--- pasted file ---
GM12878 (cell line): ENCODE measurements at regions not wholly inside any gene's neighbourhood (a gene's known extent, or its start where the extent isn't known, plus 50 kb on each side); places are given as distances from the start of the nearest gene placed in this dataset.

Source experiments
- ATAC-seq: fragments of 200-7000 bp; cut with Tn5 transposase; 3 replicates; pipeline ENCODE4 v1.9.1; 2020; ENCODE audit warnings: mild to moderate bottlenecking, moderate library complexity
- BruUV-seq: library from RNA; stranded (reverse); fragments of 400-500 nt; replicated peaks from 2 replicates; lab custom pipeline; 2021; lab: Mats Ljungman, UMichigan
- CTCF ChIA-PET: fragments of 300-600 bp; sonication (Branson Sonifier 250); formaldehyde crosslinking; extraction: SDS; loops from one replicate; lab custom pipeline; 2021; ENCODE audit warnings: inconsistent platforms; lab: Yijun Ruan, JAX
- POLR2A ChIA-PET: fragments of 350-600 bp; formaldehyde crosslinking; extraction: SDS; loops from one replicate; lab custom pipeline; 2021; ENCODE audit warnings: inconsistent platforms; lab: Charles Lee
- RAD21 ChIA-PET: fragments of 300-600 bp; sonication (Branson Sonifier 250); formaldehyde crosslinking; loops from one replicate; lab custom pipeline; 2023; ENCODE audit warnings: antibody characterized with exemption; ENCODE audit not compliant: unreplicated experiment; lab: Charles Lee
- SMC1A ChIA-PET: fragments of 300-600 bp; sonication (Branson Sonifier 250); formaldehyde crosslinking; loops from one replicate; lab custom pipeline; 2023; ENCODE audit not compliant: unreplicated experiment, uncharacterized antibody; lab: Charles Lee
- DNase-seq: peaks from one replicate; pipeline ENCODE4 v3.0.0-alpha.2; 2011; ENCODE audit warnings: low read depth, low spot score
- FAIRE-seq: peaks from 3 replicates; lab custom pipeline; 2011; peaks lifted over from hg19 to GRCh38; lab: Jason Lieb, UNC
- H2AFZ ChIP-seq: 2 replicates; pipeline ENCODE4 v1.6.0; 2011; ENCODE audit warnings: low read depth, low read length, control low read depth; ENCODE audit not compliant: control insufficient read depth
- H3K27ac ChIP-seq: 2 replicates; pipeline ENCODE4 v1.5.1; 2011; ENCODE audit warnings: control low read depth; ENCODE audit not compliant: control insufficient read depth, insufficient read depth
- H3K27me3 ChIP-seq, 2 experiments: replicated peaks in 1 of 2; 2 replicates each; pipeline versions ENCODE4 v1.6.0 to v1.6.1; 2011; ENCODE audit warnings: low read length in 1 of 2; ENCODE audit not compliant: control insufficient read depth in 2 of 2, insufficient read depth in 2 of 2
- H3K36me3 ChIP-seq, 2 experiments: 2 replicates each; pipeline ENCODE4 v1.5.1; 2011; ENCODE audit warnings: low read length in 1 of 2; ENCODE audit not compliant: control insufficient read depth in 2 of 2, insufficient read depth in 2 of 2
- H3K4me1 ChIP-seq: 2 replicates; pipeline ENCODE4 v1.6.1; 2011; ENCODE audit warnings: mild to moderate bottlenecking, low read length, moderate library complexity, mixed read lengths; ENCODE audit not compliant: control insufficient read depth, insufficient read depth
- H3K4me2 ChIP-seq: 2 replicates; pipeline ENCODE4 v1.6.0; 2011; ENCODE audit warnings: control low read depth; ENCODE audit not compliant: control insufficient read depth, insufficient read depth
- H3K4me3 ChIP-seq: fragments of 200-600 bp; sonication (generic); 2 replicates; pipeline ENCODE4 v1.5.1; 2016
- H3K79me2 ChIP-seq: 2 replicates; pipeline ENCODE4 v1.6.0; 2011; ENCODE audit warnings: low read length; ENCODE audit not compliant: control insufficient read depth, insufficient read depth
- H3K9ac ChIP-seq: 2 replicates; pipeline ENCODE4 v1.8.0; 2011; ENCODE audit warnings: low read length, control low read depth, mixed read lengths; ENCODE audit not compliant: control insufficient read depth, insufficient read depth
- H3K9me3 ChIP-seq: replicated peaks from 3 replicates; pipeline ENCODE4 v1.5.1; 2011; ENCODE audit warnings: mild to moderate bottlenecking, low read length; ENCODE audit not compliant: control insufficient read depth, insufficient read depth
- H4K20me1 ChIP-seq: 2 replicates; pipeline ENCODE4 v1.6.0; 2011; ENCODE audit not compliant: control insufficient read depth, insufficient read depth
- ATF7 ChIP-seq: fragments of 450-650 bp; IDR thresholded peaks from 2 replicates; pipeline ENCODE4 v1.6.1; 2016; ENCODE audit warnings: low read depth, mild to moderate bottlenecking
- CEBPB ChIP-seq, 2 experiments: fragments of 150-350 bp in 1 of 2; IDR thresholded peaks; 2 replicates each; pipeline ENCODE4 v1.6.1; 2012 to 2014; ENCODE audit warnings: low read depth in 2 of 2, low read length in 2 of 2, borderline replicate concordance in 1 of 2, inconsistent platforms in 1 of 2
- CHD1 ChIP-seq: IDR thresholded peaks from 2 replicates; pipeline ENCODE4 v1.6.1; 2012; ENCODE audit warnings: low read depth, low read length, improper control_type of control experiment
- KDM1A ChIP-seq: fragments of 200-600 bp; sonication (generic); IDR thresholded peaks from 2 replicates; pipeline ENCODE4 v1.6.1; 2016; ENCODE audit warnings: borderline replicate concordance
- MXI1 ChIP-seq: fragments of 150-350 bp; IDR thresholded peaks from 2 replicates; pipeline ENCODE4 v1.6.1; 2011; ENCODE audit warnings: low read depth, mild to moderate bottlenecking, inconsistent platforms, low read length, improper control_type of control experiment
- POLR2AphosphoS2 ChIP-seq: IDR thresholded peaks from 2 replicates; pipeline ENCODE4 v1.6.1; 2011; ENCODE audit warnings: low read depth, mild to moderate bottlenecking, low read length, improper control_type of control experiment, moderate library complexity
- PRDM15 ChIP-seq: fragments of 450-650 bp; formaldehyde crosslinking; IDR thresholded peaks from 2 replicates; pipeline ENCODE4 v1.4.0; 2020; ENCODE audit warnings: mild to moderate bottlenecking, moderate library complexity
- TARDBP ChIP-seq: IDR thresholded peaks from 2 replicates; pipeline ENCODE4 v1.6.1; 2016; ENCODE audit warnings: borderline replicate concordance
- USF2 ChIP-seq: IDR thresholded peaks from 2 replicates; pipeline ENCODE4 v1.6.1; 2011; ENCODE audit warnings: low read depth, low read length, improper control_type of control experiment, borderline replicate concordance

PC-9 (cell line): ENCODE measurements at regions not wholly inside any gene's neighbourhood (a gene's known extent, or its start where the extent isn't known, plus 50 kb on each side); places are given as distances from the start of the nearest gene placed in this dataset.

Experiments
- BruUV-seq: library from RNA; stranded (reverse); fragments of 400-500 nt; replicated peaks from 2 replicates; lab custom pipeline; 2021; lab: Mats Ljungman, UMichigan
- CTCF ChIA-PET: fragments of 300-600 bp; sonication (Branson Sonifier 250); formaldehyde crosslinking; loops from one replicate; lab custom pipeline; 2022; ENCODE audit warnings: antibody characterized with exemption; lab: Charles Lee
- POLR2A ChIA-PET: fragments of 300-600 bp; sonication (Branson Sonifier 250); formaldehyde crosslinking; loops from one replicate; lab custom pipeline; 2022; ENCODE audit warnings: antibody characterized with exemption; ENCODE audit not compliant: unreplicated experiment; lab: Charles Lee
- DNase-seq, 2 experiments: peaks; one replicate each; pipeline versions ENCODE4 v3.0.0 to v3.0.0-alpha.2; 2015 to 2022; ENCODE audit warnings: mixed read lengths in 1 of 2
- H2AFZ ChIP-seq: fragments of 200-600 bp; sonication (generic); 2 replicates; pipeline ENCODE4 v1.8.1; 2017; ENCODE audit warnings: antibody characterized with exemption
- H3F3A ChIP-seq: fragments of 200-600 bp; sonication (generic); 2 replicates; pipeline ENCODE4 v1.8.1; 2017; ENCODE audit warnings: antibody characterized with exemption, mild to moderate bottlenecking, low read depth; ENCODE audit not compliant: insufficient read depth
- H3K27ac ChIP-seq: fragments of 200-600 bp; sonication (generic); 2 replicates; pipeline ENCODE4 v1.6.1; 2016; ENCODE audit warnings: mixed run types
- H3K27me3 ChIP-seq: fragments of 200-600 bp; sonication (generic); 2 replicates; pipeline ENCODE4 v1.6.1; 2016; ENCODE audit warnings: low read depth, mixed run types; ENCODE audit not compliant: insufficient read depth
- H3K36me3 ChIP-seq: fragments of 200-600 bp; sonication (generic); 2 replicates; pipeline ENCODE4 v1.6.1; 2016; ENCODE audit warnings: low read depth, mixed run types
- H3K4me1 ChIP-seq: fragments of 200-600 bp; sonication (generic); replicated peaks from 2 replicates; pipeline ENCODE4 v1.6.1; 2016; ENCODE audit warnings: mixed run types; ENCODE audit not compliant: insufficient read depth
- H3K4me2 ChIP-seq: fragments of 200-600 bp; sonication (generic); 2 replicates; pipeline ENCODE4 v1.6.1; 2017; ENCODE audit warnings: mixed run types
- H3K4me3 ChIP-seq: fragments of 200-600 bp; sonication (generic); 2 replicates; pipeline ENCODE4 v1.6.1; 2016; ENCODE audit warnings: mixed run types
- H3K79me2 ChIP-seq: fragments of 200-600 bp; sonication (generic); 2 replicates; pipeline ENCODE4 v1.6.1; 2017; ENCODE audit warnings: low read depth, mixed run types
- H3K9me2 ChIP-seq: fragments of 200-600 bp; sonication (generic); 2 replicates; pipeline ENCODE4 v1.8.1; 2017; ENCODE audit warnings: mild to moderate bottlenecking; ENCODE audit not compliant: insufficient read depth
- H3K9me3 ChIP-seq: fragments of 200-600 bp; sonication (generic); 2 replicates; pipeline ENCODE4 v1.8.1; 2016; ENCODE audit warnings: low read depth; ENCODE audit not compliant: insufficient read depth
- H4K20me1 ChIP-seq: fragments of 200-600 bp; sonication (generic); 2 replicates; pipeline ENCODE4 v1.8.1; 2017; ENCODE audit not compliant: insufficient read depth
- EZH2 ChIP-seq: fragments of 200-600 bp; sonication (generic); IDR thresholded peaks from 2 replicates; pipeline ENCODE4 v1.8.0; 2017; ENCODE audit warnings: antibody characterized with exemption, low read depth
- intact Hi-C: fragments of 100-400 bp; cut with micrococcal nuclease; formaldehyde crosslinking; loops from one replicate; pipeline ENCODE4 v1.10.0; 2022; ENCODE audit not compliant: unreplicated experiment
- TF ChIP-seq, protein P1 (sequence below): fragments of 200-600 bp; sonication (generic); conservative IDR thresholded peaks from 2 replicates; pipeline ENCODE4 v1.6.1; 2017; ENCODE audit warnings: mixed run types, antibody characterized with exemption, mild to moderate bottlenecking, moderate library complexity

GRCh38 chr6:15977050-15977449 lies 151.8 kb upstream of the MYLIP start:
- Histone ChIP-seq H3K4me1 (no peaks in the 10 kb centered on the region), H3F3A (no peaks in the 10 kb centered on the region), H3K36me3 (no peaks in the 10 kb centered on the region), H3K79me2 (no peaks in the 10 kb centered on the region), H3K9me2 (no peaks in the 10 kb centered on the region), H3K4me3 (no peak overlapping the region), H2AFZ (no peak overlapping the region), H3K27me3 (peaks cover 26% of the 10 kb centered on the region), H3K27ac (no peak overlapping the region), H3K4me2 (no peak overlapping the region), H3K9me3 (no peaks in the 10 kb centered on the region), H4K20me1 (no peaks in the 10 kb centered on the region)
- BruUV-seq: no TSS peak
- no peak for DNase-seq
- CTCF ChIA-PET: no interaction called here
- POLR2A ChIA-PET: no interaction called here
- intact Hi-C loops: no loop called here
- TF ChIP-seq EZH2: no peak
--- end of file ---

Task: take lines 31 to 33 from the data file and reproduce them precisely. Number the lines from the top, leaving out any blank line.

PC-9 (cell line): ENCODE measurements at regions not wholly inside any gene's neighbourhood (a gene's known extent, or its start where the extent isn't known, plus 50 kb on each side); places are given as distances from the start of the nearest gene placed in this dataset.

Experiments
- BruUV-seq: library from RNA; stranded (reverse); fragments of 400-500 nt; replicated peaks from 2 replicates; lab custom pipeline; 2021; lab: Mats Ljungman, UMichigan